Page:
For better or for worse?

Something New

The prospect of getting married in 2014 is a daunting one, not only because of the price of the average wedding (roughly $28,000 in 2013 according to CNN), but because of the high rate of divorce in North America.

So who’s going to want to fork out $30,000 to simply split up down the road?

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According to a report done by the Family Justice Working Group, Canada’s divorce rate in 2013 was 33 per cent amongst first marriages. Compare that to the United States’ rate of 53 per cent, we Canucks aren’t looking too shabby when it comes to giving up on our marriages.

Still, that’s one-in-three marriages in Canada that end up in divorce. You can have a barbecue with other married friends and know that if you have six couples over, two aren’t going to make it. Is that couple going to be you and your spouse? Hard to say.

But how depressing is that?

In my early 30s, I already have a number of friends who have recently got divorced or are in the process of getting divorced already. It’s an ugly business, especially being this young and if there are kids involved, and as a newlywed and also a child of divorce, it’s pretty terrifying wading into the waters of marriage when it feels like other people’s ships are sinking around us.

Obviously every relationship is different, and throw into the mix children, finances, life-altering situations, sickness, death, etc. and you’ve got one heck of a rollercoaster ahead of you, but the question is, can you hold on forever, or do you decide to let go instead because it’s easier?

According to Stats Canada, more people divorce today because they fall out of love or “grow apart” than people who cite infidelity, and women are more likely to initiate divorce than men at a whopping 66 per cent, while the average duration of a marriage before divorce is 14.5 years.

Looking at the facts, it might be fair to suggest that more women are getting bored or falling out of love after about 15 years of marriage and asking for a divorce.

As a newlywed and a woman, that terrifies me.

Marriage seems hard. You get bored, you grow distant, your eye might wander, you might wonder what it would be like to be with someone else – but I guess that’s where you have to ask yourself if what you have in your marriage is worth working for? Can you even remember why you married that person to begin with, and do you try to fall back in love?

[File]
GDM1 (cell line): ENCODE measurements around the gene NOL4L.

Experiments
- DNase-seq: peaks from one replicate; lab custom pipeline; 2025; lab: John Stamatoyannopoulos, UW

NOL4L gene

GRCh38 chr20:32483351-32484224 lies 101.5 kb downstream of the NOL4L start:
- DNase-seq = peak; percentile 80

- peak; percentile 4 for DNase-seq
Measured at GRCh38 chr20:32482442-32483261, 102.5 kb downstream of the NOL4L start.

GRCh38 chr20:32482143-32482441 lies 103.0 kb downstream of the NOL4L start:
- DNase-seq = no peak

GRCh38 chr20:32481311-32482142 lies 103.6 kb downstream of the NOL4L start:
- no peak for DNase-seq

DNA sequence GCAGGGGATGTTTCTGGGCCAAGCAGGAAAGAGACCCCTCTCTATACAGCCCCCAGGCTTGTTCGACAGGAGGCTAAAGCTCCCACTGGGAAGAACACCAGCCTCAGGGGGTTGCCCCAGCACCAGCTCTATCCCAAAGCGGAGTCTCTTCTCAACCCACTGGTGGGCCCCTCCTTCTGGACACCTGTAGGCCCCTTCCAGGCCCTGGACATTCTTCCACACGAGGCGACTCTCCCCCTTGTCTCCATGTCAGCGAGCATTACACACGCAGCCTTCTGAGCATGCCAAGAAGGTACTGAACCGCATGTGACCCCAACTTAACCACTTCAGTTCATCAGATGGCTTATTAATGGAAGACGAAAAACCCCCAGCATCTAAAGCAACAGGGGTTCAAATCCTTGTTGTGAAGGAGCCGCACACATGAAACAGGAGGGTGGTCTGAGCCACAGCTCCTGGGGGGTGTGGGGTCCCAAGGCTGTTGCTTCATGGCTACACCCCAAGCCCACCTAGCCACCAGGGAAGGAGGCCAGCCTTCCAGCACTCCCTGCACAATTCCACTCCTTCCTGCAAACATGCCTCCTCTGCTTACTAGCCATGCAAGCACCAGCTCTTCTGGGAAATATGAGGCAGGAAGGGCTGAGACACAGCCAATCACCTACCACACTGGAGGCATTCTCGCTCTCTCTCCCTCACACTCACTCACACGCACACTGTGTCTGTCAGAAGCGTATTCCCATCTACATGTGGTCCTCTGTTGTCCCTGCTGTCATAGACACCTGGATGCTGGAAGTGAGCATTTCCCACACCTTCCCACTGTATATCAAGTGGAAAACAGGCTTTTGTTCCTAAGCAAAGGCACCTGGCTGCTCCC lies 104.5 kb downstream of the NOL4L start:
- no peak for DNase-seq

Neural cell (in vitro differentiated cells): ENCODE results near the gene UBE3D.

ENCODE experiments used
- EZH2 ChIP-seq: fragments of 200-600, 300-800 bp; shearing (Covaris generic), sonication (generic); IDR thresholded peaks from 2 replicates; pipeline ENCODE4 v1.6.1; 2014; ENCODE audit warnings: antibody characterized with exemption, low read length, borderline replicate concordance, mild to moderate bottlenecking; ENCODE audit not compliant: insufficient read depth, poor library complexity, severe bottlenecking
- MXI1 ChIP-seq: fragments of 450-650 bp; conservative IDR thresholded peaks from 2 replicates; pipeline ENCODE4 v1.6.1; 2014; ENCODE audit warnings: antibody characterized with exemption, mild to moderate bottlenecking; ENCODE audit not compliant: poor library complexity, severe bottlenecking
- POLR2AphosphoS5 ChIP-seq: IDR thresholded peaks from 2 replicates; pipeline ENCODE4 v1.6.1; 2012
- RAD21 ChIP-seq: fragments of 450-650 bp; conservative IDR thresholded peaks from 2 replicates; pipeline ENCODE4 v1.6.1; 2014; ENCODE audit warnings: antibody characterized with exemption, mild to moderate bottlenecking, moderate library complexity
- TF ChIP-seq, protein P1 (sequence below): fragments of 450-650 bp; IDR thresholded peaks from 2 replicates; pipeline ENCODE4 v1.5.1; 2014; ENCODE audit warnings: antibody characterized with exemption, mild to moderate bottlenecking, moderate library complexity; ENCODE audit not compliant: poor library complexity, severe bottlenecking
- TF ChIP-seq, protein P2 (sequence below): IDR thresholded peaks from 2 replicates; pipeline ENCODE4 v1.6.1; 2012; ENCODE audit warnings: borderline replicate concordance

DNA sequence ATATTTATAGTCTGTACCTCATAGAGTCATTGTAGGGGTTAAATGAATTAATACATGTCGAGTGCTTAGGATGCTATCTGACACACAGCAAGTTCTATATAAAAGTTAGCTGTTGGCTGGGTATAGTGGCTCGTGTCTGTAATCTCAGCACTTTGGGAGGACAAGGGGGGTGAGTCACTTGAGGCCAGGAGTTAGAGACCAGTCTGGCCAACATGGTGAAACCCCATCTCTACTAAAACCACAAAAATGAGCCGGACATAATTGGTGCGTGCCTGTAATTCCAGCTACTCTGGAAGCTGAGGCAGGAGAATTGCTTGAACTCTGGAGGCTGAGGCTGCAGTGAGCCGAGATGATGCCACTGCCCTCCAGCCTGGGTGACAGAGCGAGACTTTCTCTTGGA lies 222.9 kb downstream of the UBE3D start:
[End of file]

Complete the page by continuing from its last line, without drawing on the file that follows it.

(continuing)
Or, do you become another one-in-three statistic?

In a fast-food era where we don’t have to work as hard to get what we need in life and we feel more entitled to happiness than ever without having to try, divorcing because you “grow apart” seems like just another way to get what you want without having to work for it.

I’ve wanted a once-in-a-lifetime marriage since I was a little girl, and that became more important after my own parents divorced. I know it’s going to be really hard, but that’s a challenge I’m ready to take on. But then again, I’ve been married less than two months. What would I know?

Right before my wedding, I saw a news segment interviewing an elderly Vancouver couple who had been married for 70 years. The reporter asked them, “How do you make a marriage last that long?”

The answer was something along the lines of this:

“It’s not easy, but that doesn’t mean you just give up. You have to work at it. You fall out of love over the years, it happens to everyone, but you work at it and you fall back in love. It’s like a cycle. You have to make each other laugh, talk to each other, and never stop courting each other. It’s the little things that make a marriage last.”

That advice will follow me always, and I hope it will stick with other people who read this who are perhaps struggling in their own marriages. That elderly couple may not be Dr. Phil, but after 70 years together, I think they know what they’re talking about.

“You have to work at it.”

Challenge accepted.

© Copyright Alaska Highway News

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